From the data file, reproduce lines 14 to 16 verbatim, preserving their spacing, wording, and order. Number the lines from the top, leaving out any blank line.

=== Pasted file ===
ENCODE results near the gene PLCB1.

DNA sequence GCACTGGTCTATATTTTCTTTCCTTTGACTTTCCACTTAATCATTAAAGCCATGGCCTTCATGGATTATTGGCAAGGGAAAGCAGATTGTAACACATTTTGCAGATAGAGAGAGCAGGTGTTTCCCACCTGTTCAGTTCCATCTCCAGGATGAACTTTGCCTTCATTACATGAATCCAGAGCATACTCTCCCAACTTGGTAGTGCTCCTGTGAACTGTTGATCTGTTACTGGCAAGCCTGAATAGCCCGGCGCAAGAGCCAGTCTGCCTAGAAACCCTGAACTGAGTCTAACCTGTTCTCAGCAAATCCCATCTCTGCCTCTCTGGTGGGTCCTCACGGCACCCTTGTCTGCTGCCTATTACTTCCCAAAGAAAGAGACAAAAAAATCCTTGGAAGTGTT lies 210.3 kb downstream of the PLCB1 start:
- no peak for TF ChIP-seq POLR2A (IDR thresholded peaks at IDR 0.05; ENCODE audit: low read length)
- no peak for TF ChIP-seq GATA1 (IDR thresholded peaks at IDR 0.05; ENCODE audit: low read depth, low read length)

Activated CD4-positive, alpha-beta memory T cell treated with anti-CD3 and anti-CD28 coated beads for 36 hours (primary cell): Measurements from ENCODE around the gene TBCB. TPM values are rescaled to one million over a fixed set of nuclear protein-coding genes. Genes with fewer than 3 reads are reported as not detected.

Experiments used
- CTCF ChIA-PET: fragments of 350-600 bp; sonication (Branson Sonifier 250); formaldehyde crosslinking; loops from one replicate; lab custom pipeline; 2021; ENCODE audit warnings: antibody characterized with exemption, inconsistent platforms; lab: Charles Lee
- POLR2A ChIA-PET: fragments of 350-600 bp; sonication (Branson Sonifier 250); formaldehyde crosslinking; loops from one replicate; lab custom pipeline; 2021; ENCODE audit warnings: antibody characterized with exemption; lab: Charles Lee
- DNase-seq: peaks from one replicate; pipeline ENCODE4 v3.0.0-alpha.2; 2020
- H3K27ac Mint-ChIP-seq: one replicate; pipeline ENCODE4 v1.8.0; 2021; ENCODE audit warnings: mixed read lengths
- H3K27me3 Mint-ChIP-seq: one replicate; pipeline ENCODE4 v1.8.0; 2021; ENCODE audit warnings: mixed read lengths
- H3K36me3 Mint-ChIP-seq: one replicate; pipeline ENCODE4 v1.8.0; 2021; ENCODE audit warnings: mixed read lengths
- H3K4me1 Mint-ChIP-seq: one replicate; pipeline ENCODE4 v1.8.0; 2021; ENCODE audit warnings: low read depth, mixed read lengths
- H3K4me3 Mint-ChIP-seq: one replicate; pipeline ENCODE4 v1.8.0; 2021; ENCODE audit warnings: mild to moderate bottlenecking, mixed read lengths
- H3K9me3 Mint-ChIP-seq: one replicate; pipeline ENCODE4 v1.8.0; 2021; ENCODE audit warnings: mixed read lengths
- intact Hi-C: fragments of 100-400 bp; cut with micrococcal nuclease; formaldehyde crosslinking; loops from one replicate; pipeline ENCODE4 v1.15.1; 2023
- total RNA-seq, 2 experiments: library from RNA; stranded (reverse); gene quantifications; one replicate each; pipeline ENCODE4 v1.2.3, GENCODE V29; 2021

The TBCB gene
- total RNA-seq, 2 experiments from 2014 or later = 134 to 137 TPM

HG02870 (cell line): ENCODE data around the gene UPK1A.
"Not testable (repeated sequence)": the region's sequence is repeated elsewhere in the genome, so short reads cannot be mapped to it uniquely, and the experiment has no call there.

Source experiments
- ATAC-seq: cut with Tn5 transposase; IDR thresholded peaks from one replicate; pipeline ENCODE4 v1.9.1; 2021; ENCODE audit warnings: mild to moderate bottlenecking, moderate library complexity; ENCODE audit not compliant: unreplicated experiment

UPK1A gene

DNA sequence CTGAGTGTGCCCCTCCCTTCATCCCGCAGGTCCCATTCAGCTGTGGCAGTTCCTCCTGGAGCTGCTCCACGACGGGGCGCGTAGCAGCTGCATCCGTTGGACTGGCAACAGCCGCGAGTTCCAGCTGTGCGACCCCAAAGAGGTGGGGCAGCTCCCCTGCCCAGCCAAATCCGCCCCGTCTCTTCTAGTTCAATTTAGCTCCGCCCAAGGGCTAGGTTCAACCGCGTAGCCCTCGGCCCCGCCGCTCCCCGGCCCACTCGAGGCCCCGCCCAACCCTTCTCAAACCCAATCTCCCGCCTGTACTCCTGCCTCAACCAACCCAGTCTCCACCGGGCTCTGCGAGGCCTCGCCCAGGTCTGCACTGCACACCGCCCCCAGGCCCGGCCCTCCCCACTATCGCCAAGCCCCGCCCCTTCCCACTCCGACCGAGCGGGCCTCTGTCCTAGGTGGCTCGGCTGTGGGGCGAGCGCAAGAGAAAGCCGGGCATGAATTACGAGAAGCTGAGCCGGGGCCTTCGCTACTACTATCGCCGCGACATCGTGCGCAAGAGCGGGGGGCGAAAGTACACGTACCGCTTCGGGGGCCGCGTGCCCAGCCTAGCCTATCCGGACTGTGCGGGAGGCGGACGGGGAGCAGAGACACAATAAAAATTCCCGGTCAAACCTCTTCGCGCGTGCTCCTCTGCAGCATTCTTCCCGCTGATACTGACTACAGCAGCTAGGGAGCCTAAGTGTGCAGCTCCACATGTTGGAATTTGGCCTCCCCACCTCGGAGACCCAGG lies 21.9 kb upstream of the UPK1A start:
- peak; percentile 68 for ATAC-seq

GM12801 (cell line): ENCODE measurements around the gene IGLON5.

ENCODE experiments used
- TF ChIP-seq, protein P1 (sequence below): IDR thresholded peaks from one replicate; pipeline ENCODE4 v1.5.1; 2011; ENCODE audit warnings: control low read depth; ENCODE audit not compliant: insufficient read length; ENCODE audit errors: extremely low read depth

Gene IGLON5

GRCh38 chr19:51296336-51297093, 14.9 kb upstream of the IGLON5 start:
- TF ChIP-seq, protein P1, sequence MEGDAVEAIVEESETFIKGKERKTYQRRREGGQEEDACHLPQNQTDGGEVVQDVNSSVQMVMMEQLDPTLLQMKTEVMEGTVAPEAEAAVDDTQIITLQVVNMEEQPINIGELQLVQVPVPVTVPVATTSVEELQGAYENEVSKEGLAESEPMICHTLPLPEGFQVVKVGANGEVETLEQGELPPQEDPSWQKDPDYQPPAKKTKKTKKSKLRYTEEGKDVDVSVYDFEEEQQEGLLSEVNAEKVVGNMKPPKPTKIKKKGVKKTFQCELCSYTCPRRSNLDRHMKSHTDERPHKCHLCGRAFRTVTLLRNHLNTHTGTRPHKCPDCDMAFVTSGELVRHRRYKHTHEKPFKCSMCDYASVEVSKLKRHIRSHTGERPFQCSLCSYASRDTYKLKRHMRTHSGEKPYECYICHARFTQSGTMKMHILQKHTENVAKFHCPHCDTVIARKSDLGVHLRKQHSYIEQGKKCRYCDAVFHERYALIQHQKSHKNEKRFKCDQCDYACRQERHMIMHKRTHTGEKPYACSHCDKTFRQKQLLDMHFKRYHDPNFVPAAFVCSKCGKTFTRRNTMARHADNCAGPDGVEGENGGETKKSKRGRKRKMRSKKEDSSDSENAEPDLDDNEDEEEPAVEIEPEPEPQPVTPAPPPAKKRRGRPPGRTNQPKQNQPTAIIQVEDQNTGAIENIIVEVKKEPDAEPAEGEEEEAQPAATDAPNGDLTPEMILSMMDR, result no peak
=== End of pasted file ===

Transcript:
- H3K4me3 Mint-ChIP-seq: one replicate; pipeline ENCODE4 v1.8.0; 2021; ENCODE audit warnings: mild to moderate bottlenecking, mixed read lengths
- H3K9me3 Mint-ChIP-seq: one replicate; pipeline ENCODE4 v1.8.0; 2021; ENCODE audit warnings: mixed read lengths
- intact Hi-C: fragments of 100-400 bp; cut with micrococcal nuclease; formaldehyde crosslinking; loops from one replicate; pipeline ENCODE4 v1.15.1; 2023